Connectors used in aerospace and defense applications must be able to withstand extreme environmental conditions, such as high altitudes, temperature fluctuations, and exposure to radiation. These connectors are often designed to meet military specifications (MIL-SPEC) and undergo rigorous testing to ensure reliability and performance in mission-critical systems.


1. What is the difference between surface-mount and through-hole connectors?

Surface-mount connectors are designed to be soldered directly onto the surface of a PCB, while through-hole connectors have pins that are inserted into holes drilled in the PCB and soldered on the opposite side. Surface-mount connectors offer a more compact footprint and are well-suited for automated assembly processes, while through-hole connectors provide a stronger mechanical connection and are easier to hand-solder.

2. How do I choose the right connector for my application?

To choose the right connector, consider factors such as electrical requirements (current and voltage ratings, signal integrity), mechanical requirements (size, mating cycles, durability), environmental factors (temperature range, humidity, chemical exposure), manufacturing and assembly considerations (ease of assembly, soldering method), and cost and availability. Evaluate your specific application needs and consult connector manufacturers’ datasheets and application notes for guidance.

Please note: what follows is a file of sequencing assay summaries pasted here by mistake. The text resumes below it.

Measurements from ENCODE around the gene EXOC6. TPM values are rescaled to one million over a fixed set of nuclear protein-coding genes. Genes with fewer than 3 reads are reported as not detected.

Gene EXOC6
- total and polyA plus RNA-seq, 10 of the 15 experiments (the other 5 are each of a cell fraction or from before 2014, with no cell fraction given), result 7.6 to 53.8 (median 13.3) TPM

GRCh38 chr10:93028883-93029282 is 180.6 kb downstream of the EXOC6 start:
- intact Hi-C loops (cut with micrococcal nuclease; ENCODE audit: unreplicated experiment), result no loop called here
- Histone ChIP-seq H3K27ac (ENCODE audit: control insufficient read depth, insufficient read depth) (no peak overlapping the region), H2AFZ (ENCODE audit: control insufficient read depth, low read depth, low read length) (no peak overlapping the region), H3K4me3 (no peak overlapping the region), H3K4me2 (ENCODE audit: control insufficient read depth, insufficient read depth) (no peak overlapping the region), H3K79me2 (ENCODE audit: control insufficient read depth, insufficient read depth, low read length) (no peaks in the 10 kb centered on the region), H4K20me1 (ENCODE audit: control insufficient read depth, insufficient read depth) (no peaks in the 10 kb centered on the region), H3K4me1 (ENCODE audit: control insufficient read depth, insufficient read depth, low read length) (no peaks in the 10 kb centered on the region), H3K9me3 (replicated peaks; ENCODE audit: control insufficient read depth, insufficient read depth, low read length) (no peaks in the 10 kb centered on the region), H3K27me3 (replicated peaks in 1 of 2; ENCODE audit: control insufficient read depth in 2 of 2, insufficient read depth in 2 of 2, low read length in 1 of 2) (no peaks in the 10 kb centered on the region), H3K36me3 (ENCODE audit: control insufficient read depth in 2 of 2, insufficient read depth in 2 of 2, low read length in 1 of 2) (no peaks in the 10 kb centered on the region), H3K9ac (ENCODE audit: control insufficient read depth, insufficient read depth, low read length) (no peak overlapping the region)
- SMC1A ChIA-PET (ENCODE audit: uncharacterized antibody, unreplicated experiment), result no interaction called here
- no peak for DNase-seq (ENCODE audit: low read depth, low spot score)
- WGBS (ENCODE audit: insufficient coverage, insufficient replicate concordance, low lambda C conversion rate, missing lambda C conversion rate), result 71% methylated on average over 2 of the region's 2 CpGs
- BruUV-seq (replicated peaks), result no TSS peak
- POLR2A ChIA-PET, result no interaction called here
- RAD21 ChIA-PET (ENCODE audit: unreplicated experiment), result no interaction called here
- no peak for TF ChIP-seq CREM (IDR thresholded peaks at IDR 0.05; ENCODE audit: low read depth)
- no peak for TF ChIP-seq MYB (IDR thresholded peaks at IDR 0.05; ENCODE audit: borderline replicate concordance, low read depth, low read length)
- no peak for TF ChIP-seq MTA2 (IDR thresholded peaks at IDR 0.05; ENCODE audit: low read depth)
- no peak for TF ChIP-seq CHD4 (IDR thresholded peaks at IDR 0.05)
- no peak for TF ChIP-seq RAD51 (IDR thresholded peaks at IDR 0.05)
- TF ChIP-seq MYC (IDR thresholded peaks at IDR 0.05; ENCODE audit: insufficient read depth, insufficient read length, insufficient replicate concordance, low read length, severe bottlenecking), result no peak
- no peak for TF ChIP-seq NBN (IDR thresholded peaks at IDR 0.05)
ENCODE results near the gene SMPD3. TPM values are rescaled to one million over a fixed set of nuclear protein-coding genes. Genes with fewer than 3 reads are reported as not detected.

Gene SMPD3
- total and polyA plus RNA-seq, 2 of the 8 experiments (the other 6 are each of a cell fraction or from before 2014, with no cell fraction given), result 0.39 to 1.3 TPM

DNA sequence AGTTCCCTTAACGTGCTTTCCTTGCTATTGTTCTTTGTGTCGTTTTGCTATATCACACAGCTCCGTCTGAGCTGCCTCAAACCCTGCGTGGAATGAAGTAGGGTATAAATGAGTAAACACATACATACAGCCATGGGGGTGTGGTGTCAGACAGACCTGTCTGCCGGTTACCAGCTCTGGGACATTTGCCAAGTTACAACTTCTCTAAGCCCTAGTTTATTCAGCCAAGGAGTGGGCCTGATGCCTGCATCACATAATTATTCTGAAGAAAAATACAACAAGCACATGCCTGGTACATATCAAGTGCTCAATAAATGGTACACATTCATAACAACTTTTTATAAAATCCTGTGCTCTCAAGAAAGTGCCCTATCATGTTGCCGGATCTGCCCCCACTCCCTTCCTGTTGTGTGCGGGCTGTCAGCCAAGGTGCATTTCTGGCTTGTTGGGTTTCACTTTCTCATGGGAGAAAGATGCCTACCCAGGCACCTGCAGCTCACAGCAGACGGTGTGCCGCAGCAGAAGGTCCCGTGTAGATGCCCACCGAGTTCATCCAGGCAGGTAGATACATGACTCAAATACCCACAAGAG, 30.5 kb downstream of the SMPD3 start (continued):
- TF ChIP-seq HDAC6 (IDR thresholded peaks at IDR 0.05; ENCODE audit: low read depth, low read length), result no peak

3. Can I mix and match connectors from different manufacturers?

While it is technically possible to mix and match connectors from different manufacturers, it is generally not recommended. Connectors from different manufacturers may have slight variations in dimensions, tolerances, or materials, which can lead to compatibility issues or suboptimal performance. It is best to use connectors from the same manufacturer and product family to ensure proper fit and functionality.

4. How do I ensure the reliability of my connector joints?

To ensure the reliability of your connector joints, follow best practices for pcb design and assembly. Use appropriate land patterns and solder mask openings for the specific connector, and adhere to the manufacturer’s recommended soldering profile and process. Ensure proper alignment and mating of the connector halves, and consider using strain relief or locking features to minimize mechanical stress on the joints. Additionally, perform thorough testing and quality control measures to verify the integrity of the connections.